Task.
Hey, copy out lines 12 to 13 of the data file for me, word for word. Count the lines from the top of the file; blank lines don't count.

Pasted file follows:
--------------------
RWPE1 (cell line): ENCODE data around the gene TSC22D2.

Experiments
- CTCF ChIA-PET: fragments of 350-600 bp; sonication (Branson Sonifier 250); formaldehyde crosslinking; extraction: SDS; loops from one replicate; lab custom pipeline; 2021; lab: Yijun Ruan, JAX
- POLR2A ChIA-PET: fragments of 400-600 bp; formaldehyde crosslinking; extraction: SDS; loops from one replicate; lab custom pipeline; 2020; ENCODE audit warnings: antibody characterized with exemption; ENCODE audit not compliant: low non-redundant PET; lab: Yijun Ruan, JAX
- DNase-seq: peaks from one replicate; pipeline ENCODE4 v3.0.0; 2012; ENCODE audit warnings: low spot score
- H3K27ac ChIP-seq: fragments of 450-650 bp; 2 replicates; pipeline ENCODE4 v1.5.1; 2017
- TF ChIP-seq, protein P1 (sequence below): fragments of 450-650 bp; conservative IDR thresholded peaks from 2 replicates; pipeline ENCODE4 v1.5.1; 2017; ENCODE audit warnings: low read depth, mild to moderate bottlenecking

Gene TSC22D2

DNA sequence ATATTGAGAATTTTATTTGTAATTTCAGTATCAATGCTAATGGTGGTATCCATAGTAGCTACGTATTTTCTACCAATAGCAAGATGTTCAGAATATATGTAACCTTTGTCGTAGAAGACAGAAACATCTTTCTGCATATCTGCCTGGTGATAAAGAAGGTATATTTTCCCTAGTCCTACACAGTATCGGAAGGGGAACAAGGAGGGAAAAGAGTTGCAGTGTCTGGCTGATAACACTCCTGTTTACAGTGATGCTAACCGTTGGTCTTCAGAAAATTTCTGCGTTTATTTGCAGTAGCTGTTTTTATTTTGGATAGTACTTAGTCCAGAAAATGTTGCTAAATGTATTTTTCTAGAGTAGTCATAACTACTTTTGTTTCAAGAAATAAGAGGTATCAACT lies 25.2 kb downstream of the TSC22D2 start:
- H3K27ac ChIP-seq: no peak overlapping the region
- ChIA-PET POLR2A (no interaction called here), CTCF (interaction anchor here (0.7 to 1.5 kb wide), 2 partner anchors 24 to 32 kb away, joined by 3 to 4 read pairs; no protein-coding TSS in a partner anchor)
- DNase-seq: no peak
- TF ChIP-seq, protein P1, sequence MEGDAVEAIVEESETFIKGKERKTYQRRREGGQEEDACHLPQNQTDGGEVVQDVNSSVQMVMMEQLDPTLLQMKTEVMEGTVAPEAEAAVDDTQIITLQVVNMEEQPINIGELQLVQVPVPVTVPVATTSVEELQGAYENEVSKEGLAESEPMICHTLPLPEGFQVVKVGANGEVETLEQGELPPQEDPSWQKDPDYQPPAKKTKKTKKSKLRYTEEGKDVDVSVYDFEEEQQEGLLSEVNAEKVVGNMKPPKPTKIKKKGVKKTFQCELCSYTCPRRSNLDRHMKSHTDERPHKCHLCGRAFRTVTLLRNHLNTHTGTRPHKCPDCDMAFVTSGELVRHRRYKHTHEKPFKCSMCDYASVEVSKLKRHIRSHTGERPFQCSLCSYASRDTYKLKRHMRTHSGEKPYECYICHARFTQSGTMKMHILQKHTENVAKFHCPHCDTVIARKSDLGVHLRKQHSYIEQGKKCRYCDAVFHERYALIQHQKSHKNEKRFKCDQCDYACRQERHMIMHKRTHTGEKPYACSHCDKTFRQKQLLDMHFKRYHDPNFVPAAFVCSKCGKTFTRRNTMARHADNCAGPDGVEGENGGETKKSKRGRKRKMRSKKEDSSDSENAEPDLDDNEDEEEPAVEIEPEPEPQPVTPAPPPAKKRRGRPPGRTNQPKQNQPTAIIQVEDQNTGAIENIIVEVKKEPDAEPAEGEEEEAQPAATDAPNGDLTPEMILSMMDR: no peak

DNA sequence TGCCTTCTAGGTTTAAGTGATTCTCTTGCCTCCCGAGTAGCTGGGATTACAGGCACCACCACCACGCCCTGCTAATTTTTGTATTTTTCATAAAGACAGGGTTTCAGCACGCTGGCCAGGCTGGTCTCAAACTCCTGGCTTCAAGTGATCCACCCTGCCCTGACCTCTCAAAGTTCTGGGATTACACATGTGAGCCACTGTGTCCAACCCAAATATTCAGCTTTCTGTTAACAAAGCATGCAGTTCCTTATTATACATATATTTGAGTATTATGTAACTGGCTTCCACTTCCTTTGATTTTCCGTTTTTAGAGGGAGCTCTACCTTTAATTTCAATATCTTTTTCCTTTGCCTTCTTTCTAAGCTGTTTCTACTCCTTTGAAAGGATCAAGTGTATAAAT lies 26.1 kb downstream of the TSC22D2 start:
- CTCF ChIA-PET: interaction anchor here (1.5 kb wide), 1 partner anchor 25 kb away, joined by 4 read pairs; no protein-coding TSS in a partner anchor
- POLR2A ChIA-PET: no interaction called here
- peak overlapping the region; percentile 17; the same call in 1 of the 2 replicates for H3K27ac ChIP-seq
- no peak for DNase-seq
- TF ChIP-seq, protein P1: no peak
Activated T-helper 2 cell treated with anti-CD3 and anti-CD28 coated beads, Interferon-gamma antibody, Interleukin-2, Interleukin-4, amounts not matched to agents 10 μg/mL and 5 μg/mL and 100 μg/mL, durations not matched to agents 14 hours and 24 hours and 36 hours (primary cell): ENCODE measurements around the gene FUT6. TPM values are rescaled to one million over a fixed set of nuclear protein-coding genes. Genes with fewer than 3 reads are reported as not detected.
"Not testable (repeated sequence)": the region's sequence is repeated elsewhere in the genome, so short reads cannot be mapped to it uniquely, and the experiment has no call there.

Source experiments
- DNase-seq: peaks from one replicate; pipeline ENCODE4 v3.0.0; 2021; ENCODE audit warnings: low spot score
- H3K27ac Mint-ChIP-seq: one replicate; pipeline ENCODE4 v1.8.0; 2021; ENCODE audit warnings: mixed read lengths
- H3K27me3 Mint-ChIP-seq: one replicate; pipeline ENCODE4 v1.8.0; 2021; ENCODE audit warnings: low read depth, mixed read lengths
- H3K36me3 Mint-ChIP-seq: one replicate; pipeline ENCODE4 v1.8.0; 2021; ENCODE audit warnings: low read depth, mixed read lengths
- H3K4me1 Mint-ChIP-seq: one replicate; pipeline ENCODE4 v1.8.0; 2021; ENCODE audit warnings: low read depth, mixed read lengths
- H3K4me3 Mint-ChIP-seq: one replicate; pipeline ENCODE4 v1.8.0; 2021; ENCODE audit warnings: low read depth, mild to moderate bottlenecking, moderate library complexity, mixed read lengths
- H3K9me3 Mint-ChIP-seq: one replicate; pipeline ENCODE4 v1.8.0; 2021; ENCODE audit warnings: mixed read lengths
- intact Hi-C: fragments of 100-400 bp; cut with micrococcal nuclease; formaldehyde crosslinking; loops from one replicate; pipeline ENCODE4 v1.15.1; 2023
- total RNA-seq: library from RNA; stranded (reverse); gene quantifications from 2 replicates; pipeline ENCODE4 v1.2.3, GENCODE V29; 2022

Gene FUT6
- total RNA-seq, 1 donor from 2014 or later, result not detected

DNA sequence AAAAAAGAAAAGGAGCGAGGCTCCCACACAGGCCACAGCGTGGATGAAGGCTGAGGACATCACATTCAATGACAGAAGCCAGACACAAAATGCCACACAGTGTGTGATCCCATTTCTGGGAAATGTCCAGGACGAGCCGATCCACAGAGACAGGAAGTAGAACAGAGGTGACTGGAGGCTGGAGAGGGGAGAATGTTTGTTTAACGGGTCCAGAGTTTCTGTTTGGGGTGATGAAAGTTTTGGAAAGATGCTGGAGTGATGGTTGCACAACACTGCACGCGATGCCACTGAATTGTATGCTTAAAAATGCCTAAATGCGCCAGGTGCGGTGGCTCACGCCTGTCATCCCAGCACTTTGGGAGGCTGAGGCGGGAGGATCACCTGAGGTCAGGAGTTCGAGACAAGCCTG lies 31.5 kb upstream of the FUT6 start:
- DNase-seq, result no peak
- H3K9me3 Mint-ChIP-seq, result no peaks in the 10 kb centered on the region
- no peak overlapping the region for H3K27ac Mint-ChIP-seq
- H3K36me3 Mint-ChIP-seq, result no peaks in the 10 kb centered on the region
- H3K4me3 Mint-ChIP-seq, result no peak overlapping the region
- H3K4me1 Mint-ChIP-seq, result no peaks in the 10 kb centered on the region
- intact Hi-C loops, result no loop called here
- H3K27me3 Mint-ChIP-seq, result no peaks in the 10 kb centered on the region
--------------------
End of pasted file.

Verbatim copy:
- DNase-seq: no peak
- TF ChIP-seq, protein P1, sequence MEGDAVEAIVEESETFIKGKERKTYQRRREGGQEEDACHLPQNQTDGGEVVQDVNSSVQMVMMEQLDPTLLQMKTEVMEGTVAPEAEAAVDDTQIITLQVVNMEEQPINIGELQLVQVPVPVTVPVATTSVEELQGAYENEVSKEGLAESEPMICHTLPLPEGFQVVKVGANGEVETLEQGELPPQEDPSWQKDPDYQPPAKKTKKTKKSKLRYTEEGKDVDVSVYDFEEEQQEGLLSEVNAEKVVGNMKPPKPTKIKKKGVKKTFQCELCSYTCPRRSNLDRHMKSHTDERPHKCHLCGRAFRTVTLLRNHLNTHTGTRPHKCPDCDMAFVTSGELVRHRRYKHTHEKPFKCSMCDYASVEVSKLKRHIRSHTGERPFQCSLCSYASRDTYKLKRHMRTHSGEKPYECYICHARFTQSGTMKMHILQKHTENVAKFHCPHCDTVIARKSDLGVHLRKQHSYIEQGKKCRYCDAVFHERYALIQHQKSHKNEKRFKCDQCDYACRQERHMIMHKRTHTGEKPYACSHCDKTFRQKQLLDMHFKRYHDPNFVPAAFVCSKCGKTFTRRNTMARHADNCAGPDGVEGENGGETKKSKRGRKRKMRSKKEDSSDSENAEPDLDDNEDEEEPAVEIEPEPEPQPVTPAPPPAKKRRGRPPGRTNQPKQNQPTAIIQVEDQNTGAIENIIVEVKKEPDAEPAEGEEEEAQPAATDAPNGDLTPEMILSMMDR: no peak